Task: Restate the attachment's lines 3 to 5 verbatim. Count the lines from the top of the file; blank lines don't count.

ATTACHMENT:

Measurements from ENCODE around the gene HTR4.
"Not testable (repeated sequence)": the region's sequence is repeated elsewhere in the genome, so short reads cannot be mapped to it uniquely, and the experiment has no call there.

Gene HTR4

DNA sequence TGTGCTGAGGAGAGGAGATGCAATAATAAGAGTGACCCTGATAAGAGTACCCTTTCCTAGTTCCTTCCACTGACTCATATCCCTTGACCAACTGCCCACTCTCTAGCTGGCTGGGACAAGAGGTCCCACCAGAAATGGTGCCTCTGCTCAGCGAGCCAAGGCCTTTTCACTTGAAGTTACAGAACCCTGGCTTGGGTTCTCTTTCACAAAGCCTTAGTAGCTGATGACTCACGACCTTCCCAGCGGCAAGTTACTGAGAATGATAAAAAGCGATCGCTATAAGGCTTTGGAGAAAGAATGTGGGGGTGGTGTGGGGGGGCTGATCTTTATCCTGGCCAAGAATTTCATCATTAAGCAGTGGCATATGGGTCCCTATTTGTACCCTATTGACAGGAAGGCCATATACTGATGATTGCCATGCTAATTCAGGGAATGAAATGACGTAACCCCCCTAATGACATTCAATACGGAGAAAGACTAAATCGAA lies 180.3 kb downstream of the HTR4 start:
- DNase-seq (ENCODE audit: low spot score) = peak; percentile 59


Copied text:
Gene HTR4

DNA sequence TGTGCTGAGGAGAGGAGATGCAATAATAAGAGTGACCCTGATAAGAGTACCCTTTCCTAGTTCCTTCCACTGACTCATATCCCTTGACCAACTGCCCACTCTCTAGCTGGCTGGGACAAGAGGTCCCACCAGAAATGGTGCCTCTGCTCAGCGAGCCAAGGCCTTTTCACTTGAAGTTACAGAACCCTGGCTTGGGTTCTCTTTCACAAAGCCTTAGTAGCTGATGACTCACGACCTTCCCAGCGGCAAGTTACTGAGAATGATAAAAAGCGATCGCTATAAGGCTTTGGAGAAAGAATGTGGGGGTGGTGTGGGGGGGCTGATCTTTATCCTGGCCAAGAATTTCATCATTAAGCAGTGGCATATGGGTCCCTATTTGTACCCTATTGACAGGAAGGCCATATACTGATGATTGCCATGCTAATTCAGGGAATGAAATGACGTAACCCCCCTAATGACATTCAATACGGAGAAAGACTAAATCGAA lies 180.3 kb downstream of the HTR4 start:
- DNase-seq (ENCODE audit: low spot score) = peak; percentile 59